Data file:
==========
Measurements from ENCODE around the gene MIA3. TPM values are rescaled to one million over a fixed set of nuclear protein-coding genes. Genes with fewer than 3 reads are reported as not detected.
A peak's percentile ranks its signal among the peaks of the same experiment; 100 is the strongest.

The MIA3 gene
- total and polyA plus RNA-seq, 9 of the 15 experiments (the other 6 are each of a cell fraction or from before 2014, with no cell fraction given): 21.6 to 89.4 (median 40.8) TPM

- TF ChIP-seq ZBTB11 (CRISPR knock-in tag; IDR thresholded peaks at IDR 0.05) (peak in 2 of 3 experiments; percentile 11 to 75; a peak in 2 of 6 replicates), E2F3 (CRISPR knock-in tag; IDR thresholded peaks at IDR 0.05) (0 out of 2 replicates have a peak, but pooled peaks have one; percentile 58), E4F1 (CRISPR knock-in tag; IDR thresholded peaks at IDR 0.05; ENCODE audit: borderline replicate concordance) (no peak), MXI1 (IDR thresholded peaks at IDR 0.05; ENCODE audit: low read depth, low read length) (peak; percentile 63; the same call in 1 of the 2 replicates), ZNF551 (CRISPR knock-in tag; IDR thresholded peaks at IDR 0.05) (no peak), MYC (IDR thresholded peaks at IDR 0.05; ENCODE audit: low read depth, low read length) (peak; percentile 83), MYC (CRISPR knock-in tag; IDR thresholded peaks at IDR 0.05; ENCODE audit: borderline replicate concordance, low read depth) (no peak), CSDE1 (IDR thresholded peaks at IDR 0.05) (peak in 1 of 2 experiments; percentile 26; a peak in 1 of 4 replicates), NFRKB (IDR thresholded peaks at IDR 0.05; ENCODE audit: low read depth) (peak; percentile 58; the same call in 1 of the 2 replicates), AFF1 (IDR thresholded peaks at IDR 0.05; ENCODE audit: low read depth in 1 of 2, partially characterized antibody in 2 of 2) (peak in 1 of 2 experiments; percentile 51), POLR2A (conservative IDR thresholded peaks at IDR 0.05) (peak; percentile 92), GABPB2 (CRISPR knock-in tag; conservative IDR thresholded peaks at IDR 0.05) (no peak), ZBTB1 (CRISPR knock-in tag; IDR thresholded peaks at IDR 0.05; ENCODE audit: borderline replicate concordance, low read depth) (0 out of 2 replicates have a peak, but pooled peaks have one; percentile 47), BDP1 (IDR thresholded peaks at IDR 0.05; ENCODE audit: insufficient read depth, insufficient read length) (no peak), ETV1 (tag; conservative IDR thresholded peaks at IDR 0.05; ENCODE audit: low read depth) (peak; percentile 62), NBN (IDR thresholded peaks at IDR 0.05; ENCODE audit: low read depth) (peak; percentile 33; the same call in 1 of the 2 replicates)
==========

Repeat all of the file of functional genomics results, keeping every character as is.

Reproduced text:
Measurements from ENCODE around the gene MIA3. TPM values are rescaled to one million over a fixed set of nuclear protein-coding genes. Genes with fewer than 3 reads are reported as not detected.
A peak's percentile ranks its signal among the peaks of the same experiment; 100 is the strongest.

The MIA3 gene
- total and polyA plus RNA-seq, 9 of the 15 experiments (the other 6 are each of a cell fraction or from before 2014, with no cell fraction given): 21.6 to 89.4 (median 40.8) TPM

- TF ChIP-seq ZBTB11 (CRISPR knock-in tag; IDR thresholded peaks at IDR 0.05) (peak in 2 of 3 experiments; percentile 11 to 75; a peak in 2 of 6 replicates), E2F3 (CRISPR knock-in tag; IDR thresholded peaks at IDR 0.05) (0 out of 2 replicates have a peak, but pooled peaks have one; percentile 58), E4F1 (CRISPR knock-in tag; IDR thresholded peaks at IDR 0.05; ENCODE audit: borderline replicate concordance) (no peak), MXI1 (IDR thresholded peaks at IDR 0.05; ENCODE audit: low read depth, low read length) (peak; percentile 63; the same call in 1 of the 2 replicates), ZNF551 (CRISPR knock-in tag; IDR thresholded peaks at IDR 0.05) (no peak), MYC (IDR thresholded peaks at IDR 0.05; ENCODE audit: low read depth, low read length) (peak; percentile 83), MYC (CRISPR knock-in tag; IDR thresholded peaks at IDR 0.05; ENCODE audit: borderline replicate concordance, low read depth) (no peak), CSDE1 (IDR thresholded peaks at IDR 0.05) (peak in 1 of 2 experiments; percentile 26; a peak in 1 of 4 replicates), NFRKB (IDR thresholded peaks at IDR 0.05; ENCODE audit: low read depth) (peak; percentile 58; the same call in 1 of the 2 replicates), AFF1 (IDR thresholded peaks at IDR 0.05; ENCODE audit: low read depth in 1 of 2, partially characterized antibody in 2 of 2) (peak in 1 of 2 experiments; percentile 51), POLR2A (conservative IDR thresholded peaks at IDR 0.05) (peak; percentile 92), GABPB2 (CRISPR knock-in tag; conservative IDR thresholded peaks at IDR 0.05) (no peak), ZBTB1 (CRISPR knock-in tag; IDR thresholded peaks at IDR 0.05; ENCODE audit: borderline replicate concordance, low read depth) (0 out of 2 replicates have a peak, but pooled peaks have one; percentile 47), BDP1 (IDR thresholded peaks at IDR 0.05; ENCODE audit: insufficient read depth, insufficient read length) (no peak), ETV1 (tag; conservative IDR thresholded peaks at IDR 0.05; ENCODE audit: low read depth) (peak; percentile 62), NBN (IDR thresholded peaks at IDR 0.05; ENCODE audit: low read depth) (peak; percentile 33; the same call in 1 of the 2 replicates)